Finished reading the screenplay for Moneyball (2011) by Steven Zaillian and Aaron Sorkin https://t.co/dupuiGDm0m— Darrin Nightingale (@less_beauty) May 4, 2020
This screenplay feels like a transcript of the film. What’s on the page is so what’s on the screen, it feels like Sorkin made the movie before he wrote it. It’s clear, precise, and most of all readable, in a way some writers don’t manage, and some screenplays aren’t. It flows on the page the way people tell their stories. It jumps around. There are digressions but only to clarify something else. His use of voiceover is a marvel. Best of all it doesn’t feel at odds with the story. It is the story, Molly Bloom’s story, told in her voice. I have long considered voiceover a literary affectation. Screenwriters use it when they want to get the writing of a book, and the voice of the original author, into a film. It’s used as a framing device to make the film feel like a book. Sorkin goes beyond that. In his hands it’s a structural element that holds together the multiple strands of the story. A must read for anyone interested in screenwriting.
I finished a rewrite of CARR-10-N. I’ve uploaded the first ten pages for anyone who’s inclined to read it. Please let me know what you think.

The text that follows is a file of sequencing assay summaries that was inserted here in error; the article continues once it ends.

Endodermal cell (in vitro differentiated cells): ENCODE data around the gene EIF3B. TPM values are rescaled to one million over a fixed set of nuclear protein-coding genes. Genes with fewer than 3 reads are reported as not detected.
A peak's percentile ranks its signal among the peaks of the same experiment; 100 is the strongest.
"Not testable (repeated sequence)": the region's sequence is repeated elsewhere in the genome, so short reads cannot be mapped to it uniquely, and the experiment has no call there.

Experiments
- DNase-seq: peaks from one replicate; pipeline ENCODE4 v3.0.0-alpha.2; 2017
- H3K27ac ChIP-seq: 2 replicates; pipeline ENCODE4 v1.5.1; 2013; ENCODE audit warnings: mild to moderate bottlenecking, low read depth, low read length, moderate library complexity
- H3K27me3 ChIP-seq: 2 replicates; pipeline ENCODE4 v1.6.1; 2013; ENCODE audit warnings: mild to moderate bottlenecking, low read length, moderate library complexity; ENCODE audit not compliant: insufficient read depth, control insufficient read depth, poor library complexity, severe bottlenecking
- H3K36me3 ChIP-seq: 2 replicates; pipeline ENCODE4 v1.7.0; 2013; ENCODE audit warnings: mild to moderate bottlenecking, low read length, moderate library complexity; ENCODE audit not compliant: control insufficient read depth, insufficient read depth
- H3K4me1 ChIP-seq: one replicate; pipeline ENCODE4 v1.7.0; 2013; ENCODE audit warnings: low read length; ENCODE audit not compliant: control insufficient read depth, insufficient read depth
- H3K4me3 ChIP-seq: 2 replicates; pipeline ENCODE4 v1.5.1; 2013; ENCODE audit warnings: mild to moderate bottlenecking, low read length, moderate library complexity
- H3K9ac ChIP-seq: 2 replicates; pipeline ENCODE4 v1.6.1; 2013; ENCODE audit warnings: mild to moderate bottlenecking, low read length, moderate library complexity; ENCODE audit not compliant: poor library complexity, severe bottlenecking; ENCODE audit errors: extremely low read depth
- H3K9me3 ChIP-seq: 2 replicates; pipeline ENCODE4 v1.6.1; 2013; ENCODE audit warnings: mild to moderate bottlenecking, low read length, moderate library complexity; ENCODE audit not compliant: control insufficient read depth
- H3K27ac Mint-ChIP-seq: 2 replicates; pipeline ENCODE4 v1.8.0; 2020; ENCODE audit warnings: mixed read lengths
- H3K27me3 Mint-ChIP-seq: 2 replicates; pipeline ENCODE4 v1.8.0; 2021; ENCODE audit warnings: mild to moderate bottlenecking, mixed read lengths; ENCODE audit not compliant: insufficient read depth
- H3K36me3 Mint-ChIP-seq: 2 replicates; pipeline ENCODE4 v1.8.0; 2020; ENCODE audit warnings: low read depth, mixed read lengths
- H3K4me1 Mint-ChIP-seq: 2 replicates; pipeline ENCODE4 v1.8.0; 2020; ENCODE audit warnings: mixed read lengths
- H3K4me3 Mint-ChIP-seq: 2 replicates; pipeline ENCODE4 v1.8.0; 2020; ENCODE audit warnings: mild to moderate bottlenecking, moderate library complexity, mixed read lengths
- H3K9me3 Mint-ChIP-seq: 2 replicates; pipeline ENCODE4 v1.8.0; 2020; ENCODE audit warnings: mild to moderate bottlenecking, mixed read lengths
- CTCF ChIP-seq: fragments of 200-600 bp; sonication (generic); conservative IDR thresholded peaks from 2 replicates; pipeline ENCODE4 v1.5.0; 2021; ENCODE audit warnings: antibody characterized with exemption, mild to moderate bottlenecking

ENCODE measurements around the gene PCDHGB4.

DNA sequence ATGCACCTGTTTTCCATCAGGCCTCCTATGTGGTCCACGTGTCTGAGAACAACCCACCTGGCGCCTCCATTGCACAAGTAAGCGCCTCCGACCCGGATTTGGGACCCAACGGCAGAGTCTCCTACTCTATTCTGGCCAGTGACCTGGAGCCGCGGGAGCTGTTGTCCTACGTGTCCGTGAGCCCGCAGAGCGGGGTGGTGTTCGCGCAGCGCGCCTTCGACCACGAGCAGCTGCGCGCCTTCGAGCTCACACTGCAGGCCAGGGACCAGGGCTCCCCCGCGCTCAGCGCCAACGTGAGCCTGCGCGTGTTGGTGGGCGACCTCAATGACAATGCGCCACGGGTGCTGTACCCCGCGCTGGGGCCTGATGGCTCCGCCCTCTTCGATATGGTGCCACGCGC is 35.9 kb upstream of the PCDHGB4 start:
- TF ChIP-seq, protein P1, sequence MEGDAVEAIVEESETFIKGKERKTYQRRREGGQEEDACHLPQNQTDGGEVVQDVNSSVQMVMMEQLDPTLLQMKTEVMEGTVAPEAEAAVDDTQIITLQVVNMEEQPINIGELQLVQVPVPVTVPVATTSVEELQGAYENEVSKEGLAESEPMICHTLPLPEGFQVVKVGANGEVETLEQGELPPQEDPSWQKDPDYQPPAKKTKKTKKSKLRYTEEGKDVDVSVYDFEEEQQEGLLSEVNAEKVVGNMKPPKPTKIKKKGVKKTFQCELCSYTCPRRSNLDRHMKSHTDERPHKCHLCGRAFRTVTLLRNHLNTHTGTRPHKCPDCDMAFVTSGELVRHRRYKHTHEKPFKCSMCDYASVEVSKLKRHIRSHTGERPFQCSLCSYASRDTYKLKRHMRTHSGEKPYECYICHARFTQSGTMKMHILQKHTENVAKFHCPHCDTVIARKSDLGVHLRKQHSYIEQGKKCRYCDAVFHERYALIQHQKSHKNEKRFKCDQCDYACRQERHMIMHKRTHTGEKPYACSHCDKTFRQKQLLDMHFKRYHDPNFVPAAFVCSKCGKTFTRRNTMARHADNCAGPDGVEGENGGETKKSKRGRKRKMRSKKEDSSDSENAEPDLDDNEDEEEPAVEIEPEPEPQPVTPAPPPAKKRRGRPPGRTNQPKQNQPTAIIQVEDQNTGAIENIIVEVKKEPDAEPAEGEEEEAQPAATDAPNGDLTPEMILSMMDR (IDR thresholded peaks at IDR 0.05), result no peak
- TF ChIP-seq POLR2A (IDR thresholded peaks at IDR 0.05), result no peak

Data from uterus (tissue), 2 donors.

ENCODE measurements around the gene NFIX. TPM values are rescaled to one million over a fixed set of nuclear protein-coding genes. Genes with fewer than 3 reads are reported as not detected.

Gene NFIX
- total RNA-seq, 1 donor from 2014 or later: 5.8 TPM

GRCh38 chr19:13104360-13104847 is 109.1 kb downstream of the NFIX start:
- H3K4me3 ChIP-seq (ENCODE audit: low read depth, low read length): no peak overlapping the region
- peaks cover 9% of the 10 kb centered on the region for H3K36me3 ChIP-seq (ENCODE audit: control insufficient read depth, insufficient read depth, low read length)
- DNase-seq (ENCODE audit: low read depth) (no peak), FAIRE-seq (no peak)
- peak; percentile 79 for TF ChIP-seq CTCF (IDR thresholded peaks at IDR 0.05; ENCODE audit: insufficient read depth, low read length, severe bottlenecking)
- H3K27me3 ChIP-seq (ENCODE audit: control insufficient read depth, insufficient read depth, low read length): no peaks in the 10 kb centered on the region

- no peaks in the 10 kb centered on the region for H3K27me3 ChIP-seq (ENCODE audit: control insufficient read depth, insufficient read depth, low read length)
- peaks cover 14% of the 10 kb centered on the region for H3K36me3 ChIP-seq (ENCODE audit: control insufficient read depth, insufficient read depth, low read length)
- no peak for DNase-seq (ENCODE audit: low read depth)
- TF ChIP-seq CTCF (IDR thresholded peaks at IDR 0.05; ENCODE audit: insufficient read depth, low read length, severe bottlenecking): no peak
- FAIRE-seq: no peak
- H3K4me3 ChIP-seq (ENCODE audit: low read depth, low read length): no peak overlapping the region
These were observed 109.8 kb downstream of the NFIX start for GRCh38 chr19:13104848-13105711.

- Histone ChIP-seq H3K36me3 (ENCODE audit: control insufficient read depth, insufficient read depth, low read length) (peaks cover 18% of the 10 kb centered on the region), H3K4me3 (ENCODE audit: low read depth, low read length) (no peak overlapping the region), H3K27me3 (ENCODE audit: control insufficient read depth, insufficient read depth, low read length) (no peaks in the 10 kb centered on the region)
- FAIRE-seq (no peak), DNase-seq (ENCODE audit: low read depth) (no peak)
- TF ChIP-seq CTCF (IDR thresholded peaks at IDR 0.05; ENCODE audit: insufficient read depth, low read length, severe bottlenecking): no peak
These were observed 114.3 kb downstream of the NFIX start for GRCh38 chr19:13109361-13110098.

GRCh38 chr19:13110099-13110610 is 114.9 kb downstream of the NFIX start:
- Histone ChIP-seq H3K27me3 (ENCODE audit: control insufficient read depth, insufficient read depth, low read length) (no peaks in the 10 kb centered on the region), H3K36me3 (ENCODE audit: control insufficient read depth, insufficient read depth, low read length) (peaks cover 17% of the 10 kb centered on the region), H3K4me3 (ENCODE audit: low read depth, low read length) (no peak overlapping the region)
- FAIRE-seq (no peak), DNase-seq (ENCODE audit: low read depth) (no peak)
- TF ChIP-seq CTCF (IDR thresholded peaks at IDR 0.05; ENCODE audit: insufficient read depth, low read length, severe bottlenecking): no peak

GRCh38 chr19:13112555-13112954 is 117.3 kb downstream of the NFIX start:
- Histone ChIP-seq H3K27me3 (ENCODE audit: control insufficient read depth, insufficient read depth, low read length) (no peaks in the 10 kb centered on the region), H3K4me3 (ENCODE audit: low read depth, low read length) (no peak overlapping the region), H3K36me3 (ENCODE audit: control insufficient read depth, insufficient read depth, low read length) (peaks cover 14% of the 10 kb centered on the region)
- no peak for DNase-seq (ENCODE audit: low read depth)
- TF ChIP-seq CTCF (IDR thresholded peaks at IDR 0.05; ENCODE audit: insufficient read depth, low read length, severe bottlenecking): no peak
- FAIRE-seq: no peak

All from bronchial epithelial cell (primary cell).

Knight’s writing is dense. His descriptions weighty, full of intention. The dialogue follows the same template, functional and to the point. There’s one plot element that has always bothered me. The revelation that Nikolai is an undercover policeman. If we were made aware of this fact earlier in the story it would provided another level of jeopardy to Nikolai’s story. As it stands it comes as explanation. The reason why he helps Anna. I understand this might’ve changed the emphasis of the story. But it could’ve made him more active. Just a thought.
The screenplay is somewhat different to the finished film. The dialogue’s very Mamet. It’s almost a code. Characters saying things that are both direct but also cryptic. His descriptions are dense but direct, and maintain a focus on the character’s intentions. He uses parentheticals more than any other writer I’ve read. Overall it’s very utilitarian. It does the heavy lifting. It’s a document used to make a film, not a thing on its own.
Not sure which version of the screenplay this is. It feels like the continuity version because it parallels the film so closely. I’d love to see the first or second draft of the screenplay, just to see how it differs from the finished film. That to one side it’s still an engaging read.
This felt very workmanlike.
This is an engaging, dialogue heavy, read. The descriptions are dense. Longer paragraphs, are kept pacy by short, often one word sentences, that drive the action forward. But overall it’s the dialogue that shines here. There’s no exposition. You get everything you need from characters, what they’re asking for, and how others react.